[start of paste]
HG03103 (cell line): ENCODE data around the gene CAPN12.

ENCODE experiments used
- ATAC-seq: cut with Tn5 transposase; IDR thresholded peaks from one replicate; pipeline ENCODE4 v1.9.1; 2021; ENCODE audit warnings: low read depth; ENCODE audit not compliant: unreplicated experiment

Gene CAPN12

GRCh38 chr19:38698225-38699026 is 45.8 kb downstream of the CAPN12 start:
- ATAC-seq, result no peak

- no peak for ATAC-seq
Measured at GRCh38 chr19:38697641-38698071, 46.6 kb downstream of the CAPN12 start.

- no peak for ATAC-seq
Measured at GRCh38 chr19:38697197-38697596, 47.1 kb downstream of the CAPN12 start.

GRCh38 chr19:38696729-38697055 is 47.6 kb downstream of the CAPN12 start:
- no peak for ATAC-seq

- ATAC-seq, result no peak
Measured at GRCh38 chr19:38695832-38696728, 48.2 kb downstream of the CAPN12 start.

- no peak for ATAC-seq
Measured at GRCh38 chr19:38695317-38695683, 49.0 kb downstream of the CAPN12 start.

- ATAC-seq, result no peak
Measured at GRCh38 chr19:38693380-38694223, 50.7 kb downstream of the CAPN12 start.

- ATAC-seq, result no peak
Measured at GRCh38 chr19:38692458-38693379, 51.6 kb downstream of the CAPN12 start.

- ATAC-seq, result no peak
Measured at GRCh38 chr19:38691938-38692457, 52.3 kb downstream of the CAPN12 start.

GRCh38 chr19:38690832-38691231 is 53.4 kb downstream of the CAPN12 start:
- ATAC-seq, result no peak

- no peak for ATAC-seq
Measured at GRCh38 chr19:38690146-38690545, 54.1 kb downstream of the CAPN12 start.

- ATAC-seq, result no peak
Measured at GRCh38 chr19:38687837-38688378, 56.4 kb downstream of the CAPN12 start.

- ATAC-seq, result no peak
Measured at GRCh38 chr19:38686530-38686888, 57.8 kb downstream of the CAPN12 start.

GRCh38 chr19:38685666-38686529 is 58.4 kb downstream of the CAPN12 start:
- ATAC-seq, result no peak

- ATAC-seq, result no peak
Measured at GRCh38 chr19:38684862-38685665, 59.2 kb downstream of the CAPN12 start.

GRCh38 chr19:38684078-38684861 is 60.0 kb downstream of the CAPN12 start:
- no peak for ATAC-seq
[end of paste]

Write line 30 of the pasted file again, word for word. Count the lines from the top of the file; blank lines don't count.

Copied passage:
Measured at GRCh38 chr19:38686530-38686888, 57.8 kb downstream of the CAPN12 start.